Choose a country to see content and products for this location.
Country or territory
In future, will there be enough electricity in wintertime and at economically viable prices in Switzerland? This is the question that politics, business and society are asking with increasing frequency. The reasons for this are well known: the lack of an electricity accord with the EU increases the risk of an electricity shortfall in Switzerland, because from 2025, it will be more difficult to close the wintertime electricity gap with imports from surrounding countries. This is important, because Switzerland has traditionally been a net electricity importer during the winter half-year. The prices on the European electricity exchanges for this winter underline how important and scarce this winter energy is.
That’s why various solutions and approaches are currently being discussed in Switzerland, under time pressure and at various levels, on how to strengthen the security of supply in winter. The federal government, the cantons, the federal Electricity Commission (ElCom) and industry associations such as the VSE (text in German) are considering a variety of approaches, some of which include the selective use of gas-fired power plants. All the key players agree on one point: Switzerland needs more flexible, controllable power production in winter. Hydropower – the backbone of the Swiss electricity supply for decades, and the most important domestic renewable energy source – is predestined for this.
Experts have been exchanging views on this topic since August 2020 at the invitation of Federal Councillor Simonetta Sommaruga, Head of the Federal Department for the Environment, Transport, Energy and Communication (DETEC). This so-called “Hydropower Round Table” has identified 15 projects (text in German) that can make a major contribution to security of supply – and at the same time have a comparatively low impact on biodiversity and the landscape for each additional gigawatt-hour (GWh) in storage capacity. They also likely meet the current legal requirements. If all of these 15 projects were implemented, they would achieve seasonal storage production of around 2000 GWh (i.e., 2000 million kWh) by 2040. This corresponds to the electricity consumption of around 1.8 million households over three months.
With an additional 650 million kWh of wintertime production, i.e. around a third of the identified potential, the “Gornerli” multi-purpose reservoir above Zermatt clearly has the greatest potential on the “Hydropower Round Table” list. The joint project between the power plant company Grande Dixence SA (shareholders Alpiq, Axpo, BKW, IWB) and the municipality of Zermatt would enable the storage of around 150 million additional cubic metres of water for the winter, which would be turbined in the Grande Dixence power plant complex. At the same time, the storage project would act as a flood retention basin, providing a very valuable optimisation for the protection of Zermatt and positive effects for the Mattertal valley as a whole.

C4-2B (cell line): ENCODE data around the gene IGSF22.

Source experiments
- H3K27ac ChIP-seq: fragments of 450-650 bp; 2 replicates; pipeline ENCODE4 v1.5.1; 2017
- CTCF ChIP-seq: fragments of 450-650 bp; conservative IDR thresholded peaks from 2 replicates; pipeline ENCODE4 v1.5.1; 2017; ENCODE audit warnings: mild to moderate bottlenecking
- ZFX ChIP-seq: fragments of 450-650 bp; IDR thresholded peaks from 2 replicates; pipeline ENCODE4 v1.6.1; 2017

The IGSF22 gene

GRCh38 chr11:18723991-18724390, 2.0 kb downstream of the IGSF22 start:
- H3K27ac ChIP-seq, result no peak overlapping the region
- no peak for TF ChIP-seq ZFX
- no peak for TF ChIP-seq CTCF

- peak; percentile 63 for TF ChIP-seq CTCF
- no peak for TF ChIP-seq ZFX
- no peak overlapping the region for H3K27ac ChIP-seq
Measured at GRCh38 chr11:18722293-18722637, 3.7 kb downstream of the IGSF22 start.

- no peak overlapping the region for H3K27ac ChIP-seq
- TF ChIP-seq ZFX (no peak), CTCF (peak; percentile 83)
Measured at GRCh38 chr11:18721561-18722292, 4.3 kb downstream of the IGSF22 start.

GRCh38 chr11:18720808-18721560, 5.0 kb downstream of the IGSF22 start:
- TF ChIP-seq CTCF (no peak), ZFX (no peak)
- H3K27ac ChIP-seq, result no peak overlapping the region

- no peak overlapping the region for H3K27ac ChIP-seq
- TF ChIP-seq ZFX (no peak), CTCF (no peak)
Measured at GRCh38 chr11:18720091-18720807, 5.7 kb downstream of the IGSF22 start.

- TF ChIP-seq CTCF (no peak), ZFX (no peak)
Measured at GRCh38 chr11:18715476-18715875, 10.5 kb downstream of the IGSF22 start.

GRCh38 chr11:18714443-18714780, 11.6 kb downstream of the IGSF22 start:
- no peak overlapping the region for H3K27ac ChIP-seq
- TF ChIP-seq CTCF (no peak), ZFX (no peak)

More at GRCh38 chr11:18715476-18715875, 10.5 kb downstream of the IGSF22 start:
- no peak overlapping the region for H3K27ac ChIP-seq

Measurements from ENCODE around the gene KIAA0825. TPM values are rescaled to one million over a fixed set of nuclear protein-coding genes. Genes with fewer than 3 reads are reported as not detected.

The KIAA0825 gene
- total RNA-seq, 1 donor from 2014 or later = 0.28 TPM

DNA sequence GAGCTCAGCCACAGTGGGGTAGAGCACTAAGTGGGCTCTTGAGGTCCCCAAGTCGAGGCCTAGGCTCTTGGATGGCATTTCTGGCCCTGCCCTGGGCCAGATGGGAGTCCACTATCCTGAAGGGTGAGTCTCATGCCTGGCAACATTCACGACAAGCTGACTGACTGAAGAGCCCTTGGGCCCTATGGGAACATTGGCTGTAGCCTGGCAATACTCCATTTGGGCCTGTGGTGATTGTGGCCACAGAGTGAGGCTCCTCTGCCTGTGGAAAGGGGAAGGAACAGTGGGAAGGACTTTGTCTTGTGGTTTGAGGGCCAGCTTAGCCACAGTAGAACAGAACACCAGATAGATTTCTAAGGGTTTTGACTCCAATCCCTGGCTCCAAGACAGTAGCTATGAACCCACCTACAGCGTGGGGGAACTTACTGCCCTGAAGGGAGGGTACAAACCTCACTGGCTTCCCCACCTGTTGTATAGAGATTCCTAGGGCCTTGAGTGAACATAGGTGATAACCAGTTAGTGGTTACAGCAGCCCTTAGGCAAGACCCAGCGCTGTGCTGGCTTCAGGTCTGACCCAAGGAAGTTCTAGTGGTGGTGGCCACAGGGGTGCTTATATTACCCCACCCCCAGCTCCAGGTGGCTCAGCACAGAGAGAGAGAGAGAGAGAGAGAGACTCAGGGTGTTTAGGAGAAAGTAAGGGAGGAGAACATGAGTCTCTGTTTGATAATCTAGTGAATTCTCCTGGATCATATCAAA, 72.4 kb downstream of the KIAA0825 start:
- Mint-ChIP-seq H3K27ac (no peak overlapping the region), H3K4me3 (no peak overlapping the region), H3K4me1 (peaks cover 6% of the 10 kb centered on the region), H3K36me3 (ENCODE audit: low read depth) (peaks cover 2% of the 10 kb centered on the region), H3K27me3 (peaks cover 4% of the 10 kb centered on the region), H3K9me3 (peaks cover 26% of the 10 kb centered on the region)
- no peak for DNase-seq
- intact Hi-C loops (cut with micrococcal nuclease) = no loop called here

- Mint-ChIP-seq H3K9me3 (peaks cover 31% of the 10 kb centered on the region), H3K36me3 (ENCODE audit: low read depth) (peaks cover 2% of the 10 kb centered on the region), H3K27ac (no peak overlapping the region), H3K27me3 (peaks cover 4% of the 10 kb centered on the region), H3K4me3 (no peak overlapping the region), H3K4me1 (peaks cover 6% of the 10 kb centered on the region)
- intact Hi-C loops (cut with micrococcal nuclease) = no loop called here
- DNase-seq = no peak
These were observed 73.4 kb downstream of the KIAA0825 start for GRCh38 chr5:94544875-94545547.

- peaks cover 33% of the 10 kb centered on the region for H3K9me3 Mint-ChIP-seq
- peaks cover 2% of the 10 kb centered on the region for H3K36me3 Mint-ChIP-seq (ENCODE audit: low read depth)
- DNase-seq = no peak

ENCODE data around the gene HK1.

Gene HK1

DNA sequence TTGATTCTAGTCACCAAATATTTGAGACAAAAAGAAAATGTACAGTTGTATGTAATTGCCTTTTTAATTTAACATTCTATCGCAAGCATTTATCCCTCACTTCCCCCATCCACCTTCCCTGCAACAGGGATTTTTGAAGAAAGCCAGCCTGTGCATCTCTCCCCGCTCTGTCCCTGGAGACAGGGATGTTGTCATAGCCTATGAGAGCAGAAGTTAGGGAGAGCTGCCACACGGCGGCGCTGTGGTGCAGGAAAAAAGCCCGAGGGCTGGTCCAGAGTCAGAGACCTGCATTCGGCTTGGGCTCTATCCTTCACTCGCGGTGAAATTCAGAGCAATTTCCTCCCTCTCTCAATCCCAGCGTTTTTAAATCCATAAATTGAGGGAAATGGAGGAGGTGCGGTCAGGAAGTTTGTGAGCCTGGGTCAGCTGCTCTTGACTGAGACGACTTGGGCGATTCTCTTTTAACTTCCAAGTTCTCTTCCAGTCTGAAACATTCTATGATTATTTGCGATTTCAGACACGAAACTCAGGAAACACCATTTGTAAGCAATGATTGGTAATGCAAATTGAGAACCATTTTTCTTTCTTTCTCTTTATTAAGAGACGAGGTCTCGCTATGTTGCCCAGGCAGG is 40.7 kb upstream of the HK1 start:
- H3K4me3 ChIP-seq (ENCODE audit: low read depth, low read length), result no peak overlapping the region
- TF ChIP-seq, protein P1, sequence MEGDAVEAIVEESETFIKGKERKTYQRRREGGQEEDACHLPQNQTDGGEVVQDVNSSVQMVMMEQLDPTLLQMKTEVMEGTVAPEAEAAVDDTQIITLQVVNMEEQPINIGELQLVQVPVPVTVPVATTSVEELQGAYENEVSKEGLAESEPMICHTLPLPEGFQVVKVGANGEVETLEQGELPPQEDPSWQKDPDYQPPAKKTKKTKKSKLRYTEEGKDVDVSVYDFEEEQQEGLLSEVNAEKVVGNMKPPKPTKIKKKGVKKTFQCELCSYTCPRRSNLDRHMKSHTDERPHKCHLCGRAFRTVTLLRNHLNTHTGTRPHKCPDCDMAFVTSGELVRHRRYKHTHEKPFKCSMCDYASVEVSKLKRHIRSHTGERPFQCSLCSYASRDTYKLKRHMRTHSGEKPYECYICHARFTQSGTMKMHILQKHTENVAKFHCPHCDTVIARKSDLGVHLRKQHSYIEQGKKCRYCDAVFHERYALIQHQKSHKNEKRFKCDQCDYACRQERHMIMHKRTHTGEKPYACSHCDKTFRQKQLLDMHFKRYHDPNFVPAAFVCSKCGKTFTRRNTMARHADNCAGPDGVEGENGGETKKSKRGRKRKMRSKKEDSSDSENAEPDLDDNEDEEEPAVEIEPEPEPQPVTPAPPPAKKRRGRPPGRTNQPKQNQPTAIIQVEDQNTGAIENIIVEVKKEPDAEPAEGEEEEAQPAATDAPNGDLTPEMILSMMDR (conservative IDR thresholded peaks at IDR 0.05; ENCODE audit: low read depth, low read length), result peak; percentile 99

Another promising project is in the Oberaletsch region. This project would make use of a lake that is currently forming there naturally from melting glaciers (content 25 million cubic metres by 2030). This would enable the production of around 100 million kWh of additional electricity from renewable sources; around 50 million kWh of this would be winter electricity. Electra-Massa AG is the project developer (shareholders: Alpiq, BKW, IWB, Axpo, FMV and Groupe E). The project would be implemented in partnership with the concession communities of Naters, Riederalp and Bitsch, as well as with the canton of Valais.
The Hydropower Round Table list also includes several projects to raise existing dams. These have the advantage that they enable additional storage, and at the same time have a comparatively low impact on the environment. However, this means that less additional water can be stored for the winter months than would be the case with a new reservoir. From a technical point of view, dams can be raised from five to a maximum of 10 metres in many places. One example is the raising of the dam of Electricité d’Emosson (shareholders: Alpiq, EDF), which would increase the storage capacity of Switzerland's second largest reservoir by 58 to 115 million kWh for the winter. Forces Motrices de la Gougra SA (shareholders: Alpiq, Rhonewerke, Oiken and the concession communities Anniviers, Chippis, Chalais and Siders) could generate up to 120 million kWh of additional wintertime electricity, either by raising the Moiry dam and/or replacing the Turtmann dam.
How can the Hydropower Round Table projects be implemented? The inclusion of the projects on the list underscores their potential. But that alone is not enough: time is ticking, and there’s still a long way to go. The framework conditions set by federal-level politics in the design of the «Mantelerlass» (Energy Act and Electricity Supply Act) is of key importance. Furthermore, good coordination is required between the key players in the electricity sector and the authorities, as well as a willingness by all sides to compromise when balancing the interests of electricity security of supply with nature and landscape protection.
Head of Hydropower Production Switzerland